Tough Times For Retirement Savings Goals

January 26, 2021 | posted in: Blog, Employee Education | by

If it’s feeling especially challenging to stick to your retirement savings goals, you’re not alone.  Read more from Sharon Epperson.

Think You Can’t Save For Retirement? Think Again!

October 1, 2020 | posted in: Blog, Employee Education | by

Making these small spending and savings changes can help you reach your goal of a better retirement.  Check out these 10 easy suggestions via Richard Quinn.

Thinking About Relocating To Trim Retirement Expenses?

November 18, 2019 | posted in: Blog, Employee Education | by

Some folks nearing retirement think about relocating to trim expenses; here are some “hidden” costs to consider as you weigh your options.

You Can’t Afford to “Wing It” When It Comes to Retirement!

March 20, 2017 | posted in: Blog, Employee Education | by
Having a written plan makes it more likely you will stick to your plan.

You’ve heard this before: Failing to plan is planning to fail. This couldn’t be more true than when it comes to retirement. According to a recent survey conducted by the Transamerica Center for Retirement Studies (TCRS), more than one-third (37 percent) of workers don’t have any strategy for their retirement. These people are truly winging it…leaving their futures to chance.
The study also found that almost half (47 percent) of all workers have a strategy, but it’s not written down. Such a plan is better than nothing, but most likely it’ll be incomplete.
Fewer than one in five workers (16 percent) have a written plan, which is ideal. Research in behavioral economics shows that having a written strategy increases a person’s commitment to carrying out the plan.
So what should go into a successful retirement strategy? Read more, and check out additional links, from MoneyWatch’s Steve Vernon.

The Value of Time

January 26, 2017 | posted in: Blog, Employee Education | by

When recent retirees are asked whether they would have done anything differently about their retirement planning process, many say they wish they’d started sooner.  The mistake that people at all income levels make with retirement accounts is not starting at a younger age.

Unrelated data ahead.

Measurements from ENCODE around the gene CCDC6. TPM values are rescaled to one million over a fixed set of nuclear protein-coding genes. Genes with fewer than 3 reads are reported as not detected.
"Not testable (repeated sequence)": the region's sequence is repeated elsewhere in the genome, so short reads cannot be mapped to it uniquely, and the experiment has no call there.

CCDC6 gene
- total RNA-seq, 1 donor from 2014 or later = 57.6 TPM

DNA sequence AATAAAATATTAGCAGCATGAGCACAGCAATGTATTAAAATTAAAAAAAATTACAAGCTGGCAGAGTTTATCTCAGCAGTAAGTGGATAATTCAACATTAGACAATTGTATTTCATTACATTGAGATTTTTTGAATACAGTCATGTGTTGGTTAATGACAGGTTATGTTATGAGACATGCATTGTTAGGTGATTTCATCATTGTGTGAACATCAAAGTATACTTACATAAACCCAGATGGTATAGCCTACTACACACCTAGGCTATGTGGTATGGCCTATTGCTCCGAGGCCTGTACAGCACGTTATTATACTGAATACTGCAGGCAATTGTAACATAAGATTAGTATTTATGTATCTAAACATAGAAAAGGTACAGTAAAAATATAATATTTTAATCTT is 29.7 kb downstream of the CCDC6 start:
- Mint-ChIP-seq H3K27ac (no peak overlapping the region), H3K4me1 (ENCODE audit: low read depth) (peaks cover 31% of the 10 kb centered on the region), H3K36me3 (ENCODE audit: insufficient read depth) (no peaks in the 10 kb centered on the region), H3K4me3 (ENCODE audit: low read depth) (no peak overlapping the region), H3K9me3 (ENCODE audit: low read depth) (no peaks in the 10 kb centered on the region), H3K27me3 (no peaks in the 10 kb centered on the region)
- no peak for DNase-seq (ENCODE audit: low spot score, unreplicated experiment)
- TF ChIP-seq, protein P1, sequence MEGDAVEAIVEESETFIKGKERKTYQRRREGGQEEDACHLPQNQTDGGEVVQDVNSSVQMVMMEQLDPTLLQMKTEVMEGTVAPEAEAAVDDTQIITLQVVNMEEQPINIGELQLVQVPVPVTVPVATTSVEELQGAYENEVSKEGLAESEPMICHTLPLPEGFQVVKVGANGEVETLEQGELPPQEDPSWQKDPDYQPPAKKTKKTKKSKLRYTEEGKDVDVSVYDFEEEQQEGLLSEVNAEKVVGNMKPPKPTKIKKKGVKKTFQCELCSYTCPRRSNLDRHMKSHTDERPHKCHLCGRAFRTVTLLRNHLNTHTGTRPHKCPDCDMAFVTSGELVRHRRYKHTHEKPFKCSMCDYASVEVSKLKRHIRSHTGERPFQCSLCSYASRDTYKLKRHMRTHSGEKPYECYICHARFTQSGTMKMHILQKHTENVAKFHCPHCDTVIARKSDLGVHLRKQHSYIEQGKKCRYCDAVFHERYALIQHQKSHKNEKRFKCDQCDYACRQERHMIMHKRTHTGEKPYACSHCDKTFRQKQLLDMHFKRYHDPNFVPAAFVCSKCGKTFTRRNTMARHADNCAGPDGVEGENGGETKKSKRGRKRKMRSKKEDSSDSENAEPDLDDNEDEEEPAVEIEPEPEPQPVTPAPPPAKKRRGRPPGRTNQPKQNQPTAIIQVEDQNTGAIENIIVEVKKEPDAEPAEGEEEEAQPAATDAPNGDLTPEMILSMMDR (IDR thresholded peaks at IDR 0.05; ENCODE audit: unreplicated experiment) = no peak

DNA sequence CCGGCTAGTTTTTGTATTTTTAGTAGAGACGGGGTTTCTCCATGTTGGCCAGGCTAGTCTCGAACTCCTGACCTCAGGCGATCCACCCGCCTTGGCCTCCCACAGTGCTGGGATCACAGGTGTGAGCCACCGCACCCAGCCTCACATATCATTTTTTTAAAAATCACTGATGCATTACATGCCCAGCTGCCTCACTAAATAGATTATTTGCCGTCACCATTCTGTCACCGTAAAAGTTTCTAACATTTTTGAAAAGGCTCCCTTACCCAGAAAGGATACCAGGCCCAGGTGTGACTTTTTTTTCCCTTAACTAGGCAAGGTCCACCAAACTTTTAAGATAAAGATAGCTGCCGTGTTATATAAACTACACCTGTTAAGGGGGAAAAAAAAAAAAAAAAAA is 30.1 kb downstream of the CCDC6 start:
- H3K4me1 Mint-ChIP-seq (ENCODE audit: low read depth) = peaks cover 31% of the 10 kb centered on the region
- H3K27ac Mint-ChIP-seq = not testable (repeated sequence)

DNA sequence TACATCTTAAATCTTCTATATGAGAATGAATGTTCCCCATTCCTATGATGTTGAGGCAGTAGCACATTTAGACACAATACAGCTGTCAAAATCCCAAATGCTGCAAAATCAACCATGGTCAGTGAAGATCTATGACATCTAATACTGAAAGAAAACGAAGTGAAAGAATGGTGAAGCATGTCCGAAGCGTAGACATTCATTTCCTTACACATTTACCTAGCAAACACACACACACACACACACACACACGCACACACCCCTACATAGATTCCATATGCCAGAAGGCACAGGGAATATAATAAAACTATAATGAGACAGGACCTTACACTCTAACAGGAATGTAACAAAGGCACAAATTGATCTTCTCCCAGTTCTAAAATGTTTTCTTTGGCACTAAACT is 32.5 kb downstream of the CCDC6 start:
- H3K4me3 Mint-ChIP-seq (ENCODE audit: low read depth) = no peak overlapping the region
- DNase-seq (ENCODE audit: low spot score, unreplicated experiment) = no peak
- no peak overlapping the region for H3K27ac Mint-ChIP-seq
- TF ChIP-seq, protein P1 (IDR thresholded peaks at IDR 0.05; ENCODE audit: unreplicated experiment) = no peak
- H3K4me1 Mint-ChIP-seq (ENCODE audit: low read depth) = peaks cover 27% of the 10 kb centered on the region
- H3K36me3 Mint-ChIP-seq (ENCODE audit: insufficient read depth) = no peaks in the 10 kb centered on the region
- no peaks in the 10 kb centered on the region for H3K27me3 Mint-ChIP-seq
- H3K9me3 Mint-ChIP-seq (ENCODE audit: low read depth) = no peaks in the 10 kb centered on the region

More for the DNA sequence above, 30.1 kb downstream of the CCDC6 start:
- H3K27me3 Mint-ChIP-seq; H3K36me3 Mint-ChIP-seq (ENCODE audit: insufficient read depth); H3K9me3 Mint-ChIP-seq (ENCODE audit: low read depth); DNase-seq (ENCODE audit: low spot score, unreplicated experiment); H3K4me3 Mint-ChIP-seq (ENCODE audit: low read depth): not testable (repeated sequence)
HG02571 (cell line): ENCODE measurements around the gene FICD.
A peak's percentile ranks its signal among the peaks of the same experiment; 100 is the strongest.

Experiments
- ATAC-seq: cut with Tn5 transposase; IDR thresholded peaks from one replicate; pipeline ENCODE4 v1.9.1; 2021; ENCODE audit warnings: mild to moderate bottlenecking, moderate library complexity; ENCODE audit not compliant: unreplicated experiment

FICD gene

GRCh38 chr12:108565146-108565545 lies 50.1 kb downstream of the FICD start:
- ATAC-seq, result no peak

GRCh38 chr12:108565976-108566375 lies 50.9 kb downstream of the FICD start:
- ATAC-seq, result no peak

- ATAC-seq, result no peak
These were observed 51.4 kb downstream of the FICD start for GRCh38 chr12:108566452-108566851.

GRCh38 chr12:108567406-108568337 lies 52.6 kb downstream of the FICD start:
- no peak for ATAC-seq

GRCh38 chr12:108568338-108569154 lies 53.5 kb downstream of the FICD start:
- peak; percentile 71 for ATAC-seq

Time is an important ally when saving and investing, because it allows you to recover from periodic bouts of market volatility. It took five and half years after the vertigo-inducing drop that deleted $11 trillion from stock portfolios for the Dow Jones Industrial Average to regain all of its losses and reach a new high. Those who did not panic and sell their stock investments in 2008-2009 have fully recovered.
Having time on your side makes it easier to accumulate money for retirement, because those who start early don’t have to set aside as much every month. Each decade you delay starting to save means you’ll have to approximately double your savings rate to meet your goal. For example, if socking away 5% per year starting in your early 20 will get you to your goal, waiting until your 30s may mean having to save 10%, and so on.
Time gives you the luxury to be able to develop a plan, and to adjust your savings strategy as you move through your first job, while building your career and preparing for the transition to retirement.
While you’re young, it’s fun to spend money and live in the moment. But, if this describes your philosophy of money, you should motivate yourself to start saving sooner. The longer you wait to save, the more you ultimately will need to save. By making small adjustments in your savings rate now, the easier it will be for you in the long run.
(c) 2013 Kmotion, Inc.*
*Kmotion, Inc., 412 Beavercreek Road, Suite 611, Oregon City, OR 97045;
This newsletter is a publication of Kmotion, Inc., whose role is solely that of publisher. The articles and opinions in this publication are for general information only and are not intended to provide tax or legal advice or recommendations for any particular situation or type of retirement plan. Nothing in this publication should be construed as legal or tax guidance; nor as the sole authority on any regulation, law or ruling as it applies to a specific plan or situation. Plan sponsors should consult the plan’s legal counsel or tax advisor for advice regarding plan-specific issues.

Good News on Tax Saver’s Credits

May 25, 2016 | posted in: Employee Education | by

Laws that were enacted as part of the Bipartisan Budget Act of 2015 include new rules that could mean larger tax credits for some workers.

Bigger Retirement Savings Contributions Credit

The Saver’s Credit is an important tax credit that many American workers who save for retirement may be missing out on. Low and moderate-income savers who meet IRS requirements may be able to take a bigger tax credit (“Saver’s Credit”) of up to $2,000/$4,000 (singles/couples) for making eligible contributions to an employer sponsored retirement plan or IRA. To see if you qualify, visit and enter “Do I qualify for the Retirement Savings Contributions Credit?” in the search box.